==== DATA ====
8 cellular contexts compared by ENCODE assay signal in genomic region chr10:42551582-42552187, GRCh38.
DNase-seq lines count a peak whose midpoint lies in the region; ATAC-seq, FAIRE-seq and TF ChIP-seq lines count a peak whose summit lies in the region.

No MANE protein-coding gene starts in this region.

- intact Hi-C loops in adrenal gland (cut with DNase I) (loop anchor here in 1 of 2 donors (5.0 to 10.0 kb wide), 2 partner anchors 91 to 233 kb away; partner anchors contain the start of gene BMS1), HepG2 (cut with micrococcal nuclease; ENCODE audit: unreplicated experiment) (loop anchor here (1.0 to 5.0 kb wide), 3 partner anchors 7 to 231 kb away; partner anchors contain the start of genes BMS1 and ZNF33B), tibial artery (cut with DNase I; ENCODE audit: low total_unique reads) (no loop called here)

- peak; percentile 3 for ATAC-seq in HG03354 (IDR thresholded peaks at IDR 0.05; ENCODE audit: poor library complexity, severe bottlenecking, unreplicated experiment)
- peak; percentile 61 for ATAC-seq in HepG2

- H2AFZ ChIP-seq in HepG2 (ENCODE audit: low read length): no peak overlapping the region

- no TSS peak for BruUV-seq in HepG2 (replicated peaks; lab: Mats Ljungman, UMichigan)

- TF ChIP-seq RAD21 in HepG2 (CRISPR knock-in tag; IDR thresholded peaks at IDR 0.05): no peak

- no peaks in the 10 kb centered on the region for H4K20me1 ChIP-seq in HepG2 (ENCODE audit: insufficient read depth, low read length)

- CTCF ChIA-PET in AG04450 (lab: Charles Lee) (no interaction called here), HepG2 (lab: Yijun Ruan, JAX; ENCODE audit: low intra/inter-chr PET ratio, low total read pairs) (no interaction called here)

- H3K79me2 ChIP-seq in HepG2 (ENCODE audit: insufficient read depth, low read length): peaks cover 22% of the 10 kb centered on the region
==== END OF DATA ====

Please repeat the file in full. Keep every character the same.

8 cellular contexts compared by ENCODE assay signal in genomic region chr10:42551582-42552187, GRCh38.
DNase-seq lines count a peak whose midpoint lies in the region; ATAC-seq, FAIRE-seq and TF ChIP-seq lines count a peak whose summit lies in the region.

No MANE protein-coding gene starts in this region.

- intact Hi-C loops in adrenal gland (cut with DNase I) (loop anchor here in 1 of 2 donors (5.0 to 10.0 kb wide), 2 partner anchors 91 to 233 kb away; partner anchors contain the start of gene BMS1), HepG2 (cut with micrococcal nuclease; ENCODE audit: unreplicated experiment) (loop anchor here (1.0 to 5.0 kb wide), 3 partner anchors 7 to 231 kb away; partner anchors contain the start of genes BMS1 and ZNF33B), tibial artery (cut with DNase I; ENCODE audit: low total_unique reads) (no loop called here)

- peak; percentile 3 for ATAC-seq in HG03354 (IDR thresholded peaks at IDR 0.05; ENCODE audit: poor library complexity, severe bottlenecking, unreplicated experiment)
- peak; percentile 61 for ATAC-seq in HepG2

- H2AFZ ChIP-seq in HepG2 (ENCODE audit: low read length): no peak overlapping the region

- no TSS peak for BruUV-seq in HepG2 (replicated peaks; lab: Mats Ljungman, UMichigan)

- TF ChIP-seq RAD21 in HepG2 (CRISPR knock-in tag; IDR thresholded peaks at IDR 0.05): no peak

- no peaks in the 10 kb centered on the region for H4K20me1 ChIP-seq in HepG2 (ENCODE audit: insufficient read depth, low read length)

- CTCF ChIA-PET in AG04450 (lab: Charles Lee) (no interaction called here), HepG2 (lab: Yijun Ruan, JAX; ENCODE audit: low intra/inter-chr PET ratio, low total read pairs) (no interaction called here)

- H3K79me2 ChIP-seq in HepG2 (ENCODE audit: insufficient read depth, low read length): peaks cover 22% of the 10 kb centered on the region